Monday, May 14, 2018

How copyright law hides work like Zora Neale Hurston’s new book from the public; The Washington Post, May 7, 2018

Ted Genoways, The Washington Post; How copyright law hides work like Zora Neale Hurston’s new book from the public

"Now, according to the Vulture introduction, the Zora Neale Hurston Trust has new representation, interested in getting unpublished works into print and monetizing those archives. That’s great, from a reader’s perspective, but it also reveals a larger problem where scholarship of literature between World War I and II is concerned. It’s mostly due to the Walt Disney Co.’s efforts to protect ownership of a certain cartoon mouse. Over the years, the company has successfully worked to extend copyright restrictions far beyond the limits ever intended by the original authors of America’s intellectual property laws. Under the original Copyright Act of 1790, a work could be protected for 14 years, renewable for another 14-year term if the work’s author was still alive. In time, the maximum copyright grew from 28 years to 56 years and then to 75 years. In 1998, Sonny Bono championed an extension that would protect works created after 1978 for 70 years after the death of the author and the copyright of works created after 1922 to as long as 120 years.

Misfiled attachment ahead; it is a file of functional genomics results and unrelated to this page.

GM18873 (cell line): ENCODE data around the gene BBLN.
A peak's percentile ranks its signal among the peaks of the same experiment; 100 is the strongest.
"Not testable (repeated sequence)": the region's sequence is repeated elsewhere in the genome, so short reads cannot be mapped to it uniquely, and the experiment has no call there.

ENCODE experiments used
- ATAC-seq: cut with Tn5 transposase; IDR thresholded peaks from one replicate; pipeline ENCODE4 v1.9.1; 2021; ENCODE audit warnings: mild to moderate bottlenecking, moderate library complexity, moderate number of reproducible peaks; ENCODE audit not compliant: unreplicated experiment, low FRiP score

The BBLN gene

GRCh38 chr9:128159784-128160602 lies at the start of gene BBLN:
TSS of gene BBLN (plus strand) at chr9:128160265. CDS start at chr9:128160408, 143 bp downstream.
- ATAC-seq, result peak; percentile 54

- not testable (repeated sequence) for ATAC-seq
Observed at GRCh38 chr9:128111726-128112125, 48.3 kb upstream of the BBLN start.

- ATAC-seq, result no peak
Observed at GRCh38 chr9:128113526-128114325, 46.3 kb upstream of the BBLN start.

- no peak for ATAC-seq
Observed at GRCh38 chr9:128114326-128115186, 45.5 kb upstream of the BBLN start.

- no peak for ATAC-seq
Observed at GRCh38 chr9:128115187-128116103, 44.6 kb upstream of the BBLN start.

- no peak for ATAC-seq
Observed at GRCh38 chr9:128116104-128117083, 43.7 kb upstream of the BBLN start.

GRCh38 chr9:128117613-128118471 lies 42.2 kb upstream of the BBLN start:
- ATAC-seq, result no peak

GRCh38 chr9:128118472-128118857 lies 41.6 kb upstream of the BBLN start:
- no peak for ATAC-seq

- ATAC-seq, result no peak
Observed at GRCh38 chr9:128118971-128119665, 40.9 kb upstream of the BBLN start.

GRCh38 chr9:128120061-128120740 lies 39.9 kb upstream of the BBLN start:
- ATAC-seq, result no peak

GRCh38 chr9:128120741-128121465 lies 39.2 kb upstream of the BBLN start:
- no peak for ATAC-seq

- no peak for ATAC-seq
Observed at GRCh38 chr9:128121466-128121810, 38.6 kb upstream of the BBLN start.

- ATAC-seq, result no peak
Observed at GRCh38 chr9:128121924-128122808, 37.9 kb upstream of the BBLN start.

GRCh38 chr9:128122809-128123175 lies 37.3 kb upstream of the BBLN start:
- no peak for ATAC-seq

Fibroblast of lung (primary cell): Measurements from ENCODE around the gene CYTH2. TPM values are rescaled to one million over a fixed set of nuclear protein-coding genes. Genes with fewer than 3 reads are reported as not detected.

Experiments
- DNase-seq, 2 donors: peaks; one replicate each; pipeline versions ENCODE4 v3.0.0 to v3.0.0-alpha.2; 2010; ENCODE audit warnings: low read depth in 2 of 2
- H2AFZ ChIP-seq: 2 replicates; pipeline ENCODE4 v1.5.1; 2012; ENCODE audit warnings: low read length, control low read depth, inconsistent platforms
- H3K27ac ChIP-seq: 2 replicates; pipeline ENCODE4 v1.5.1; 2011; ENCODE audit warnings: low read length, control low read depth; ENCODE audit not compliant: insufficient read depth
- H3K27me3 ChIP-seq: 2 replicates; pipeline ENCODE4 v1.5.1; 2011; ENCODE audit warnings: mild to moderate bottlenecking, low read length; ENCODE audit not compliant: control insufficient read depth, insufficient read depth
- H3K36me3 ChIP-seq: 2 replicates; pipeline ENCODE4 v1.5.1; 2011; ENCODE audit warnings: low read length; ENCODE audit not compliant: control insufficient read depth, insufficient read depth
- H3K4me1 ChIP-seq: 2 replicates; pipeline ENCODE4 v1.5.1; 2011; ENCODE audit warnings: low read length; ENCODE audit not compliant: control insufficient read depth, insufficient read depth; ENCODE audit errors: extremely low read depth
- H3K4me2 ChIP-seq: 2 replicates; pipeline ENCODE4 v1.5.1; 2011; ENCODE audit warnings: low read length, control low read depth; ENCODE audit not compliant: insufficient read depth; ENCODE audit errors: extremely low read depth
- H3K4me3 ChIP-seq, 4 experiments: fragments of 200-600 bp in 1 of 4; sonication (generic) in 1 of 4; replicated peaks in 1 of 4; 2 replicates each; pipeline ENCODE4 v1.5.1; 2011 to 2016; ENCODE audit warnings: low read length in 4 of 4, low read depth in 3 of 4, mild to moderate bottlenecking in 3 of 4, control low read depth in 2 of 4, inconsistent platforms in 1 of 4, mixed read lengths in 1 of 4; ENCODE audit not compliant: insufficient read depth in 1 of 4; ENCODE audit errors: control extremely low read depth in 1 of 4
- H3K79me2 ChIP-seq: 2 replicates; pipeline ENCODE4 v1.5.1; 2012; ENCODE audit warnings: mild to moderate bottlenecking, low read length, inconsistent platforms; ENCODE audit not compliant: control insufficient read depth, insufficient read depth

This worked out great for Disney — which, not coincidentally, was founded in 1923 — but less so for the reputations of authors who produced important work between the 1920s and 1950s. Because copyright law became such a tangle, many of these works have truly languished. Here, Hurston is the rule rather than the exception. I have a file that I’ve kept over the years of significant unpublished works by well-known writers from the era: William Faulkner, Langston Hughes, William Carlos Williams, Hart Crane, Sherwood Anderson and Weldon Kees, among others. The works aren’t really “lost,” of course, but they are tied up in a legal limbo. Because of the literary reputations of those writers, their unpublished works will eventually see the light of day — whenever their heirs decide that the royalties are spreading a little too thin and there’s money to be made from new works. But other important writers who are little-known or unknown will remain so because they don’t have easily identifiable heirs — or, worse, because self-interested, or even uninterested executors, control their estates."

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